You may have wondered why the outcry about the demise of OTC has been so much greater than any mourning for Opera Ireland. Well, OTC, of course, has toured the length and breadth of the land, and brought opera to communities where it’s never been seen before. I, for one, had never expected to find myself in Carrigallen for the opening night of a new production of Tom Johnson’s witty, minimalist classic, The Four-Note Operaback in 1998. And OTC has also concentrated on opera in English translation. Opera Ireland was late in introducing supertitles, and Wexford dug itself into an ideological stronghold about them, before caving in and discovering that their audiences loved them. OTC has also distinguished itself by eschewing the kind of operatic snobbery that Wexford and Opera Ireland have so assiduously continued to cultivate.

By curious coincidence, it was in the same year that I saw The Four-Note Operain Carrigallen that I went to Scottish Opera’s Tristan und Isoldein Glasgow. Wagner’s Tristanis such a long work – four hours of music – that it has to begin early, 5pm in Glasgow, if I remember correctly. There wasn’t a dress suit in sight. And when it came to interval time, quite a number of opera-goers sat around the place eating the sandwiches they had prepared in advance. Glyndebourne may have a reputation for snobbery, and, yes, I did see people who seemed to have brought their butlers with them for their picnics in the long interval. But I also saw people carrying Marks & Spencer bags from their cars to the lawns, and a far higher proportion of everyday attire than I’ve ever seen at Wexford. Don’t get me wrong. I’m not against anyone dressing up if they want to, I just don’t think it should be imposed.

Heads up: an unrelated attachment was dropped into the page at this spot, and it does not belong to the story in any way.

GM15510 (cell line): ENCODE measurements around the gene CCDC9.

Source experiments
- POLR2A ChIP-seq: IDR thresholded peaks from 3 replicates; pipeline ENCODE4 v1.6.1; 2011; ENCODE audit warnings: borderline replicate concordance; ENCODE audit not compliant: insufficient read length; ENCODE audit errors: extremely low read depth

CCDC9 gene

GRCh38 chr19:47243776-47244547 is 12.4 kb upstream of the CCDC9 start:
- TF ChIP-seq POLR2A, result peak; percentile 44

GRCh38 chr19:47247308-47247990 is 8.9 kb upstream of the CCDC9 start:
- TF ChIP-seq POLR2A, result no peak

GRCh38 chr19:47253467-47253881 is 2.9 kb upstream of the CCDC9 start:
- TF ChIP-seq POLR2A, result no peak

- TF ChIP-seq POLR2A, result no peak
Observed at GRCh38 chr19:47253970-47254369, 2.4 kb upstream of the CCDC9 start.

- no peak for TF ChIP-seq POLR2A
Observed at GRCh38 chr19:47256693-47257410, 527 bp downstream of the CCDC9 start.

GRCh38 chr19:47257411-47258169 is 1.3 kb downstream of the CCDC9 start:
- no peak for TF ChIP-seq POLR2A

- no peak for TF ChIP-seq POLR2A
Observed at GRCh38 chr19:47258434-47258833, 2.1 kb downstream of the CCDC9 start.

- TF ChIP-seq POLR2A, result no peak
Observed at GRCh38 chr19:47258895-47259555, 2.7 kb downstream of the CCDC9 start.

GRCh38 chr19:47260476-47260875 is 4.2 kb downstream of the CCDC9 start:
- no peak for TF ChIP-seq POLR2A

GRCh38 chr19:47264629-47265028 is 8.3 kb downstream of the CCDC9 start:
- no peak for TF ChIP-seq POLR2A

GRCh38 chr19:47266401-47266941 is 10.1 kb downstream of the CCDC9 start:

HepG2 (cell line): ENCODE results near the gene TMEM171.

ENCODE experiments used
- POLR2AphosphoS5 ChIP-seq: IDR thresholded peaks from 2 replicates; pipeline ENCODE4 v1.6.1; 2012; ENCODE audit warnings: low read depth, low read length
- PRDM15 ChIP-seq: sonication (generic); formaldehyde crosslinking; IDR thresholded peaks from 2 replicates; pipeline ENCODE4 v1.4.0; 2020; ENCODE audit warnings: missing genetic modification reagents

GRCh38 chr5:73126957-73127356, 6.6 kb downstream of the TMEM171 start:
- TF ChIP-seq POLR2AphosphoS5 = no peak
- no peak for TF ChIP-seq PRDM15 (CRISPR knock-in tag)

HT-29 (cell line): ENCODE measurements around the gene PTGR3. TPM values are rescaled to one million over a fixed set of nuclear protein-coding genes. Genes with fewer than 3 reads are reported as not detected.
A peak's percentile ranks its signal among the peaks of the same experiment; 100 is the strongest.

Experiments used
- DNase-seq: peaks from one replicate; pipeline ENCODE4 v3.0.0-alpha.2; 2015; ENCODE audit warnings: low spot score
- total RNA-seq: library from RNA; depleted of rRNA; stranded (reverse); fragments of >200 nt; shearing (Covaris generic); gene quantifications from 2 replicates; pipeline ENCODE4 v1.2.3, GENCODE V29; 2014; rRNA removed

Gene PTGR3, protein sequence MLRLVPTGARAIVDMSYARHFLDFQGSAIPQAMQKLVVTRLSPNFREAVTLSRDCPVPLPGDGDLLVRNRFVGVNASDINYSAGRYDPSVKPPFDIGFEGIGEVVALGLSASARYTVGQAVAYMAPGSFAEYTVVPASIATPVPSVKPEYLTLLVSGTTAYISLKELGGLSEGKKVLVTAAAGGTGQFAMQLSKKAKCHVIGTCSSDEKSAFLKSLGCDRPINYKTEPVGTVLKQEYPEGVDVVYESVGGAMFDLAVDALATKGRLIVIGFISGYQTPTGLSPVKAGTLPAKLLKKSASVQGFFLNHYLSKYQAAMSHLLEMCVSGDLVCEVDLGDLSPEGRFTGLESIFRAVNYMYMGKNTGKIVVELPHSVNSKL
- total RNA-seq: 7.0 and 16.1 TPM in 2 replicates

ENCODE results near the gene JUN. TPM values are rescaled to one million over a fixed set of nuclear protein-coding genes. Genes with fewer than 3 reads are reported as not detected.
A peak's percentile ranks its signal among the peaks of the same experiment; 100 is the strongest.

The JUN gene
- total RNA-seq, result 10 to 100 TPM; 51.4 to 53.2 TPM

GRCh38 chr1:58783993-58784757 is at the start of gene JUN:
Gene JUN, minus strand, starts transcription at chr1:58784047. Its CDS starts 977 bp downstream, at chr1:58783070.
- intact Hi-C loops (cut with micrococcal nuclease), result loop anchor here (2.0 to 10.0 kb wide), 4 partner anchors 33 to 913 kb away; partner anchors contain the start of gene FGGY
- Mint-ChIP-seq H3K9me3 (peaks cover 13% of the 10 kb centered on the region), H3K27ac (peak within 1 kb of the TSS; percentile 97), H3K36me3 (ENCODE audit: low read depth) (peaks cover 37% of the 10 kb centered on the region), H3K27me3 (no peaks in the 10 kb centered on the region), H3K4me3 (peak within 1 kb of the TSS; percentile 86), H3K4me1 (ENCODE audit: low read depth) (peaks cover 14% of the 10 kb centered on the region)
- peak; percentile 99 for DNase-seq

The Bohèmeat the Grand Canal Theatre in June was like a breath of fresh air blown as a message to the stuffy end of the world of opera in Ireland. Old hands have remarked to me how it clearly reached out to an audience that doesn’t – or won’t? – go to Opera Ireland or to Wexford. After all, opera is historically a popular artform. It’s not for nothing that it was a sliver of opera, Puccini’s Nessun dorma, that became the anthem of the 1990 World Cup. And it’s no accident either, that in Vienna’s world-renowned Staatsoper, the ticket prices start at €3. Yes, that’s not a misprint – €3. Sure, for that price you have to stand. The Staatsoper has 567 standing places, each with its own multilingual display of what’s being sung, along with 1,709 seats. It’s a totally non-Irish approach to accessibility.

Whenever opera with a popular slant has been presented in Dublin, there’s been an audience willing to try it out. When Aida was presented at the O2 last December, by an Italian company nobody had ever heard of, there was an audience for it, and one that became very vocal about the shortcomings of the production. When the same work was done for two nights at the same venue, then known as the Point, in 1994, it sold out.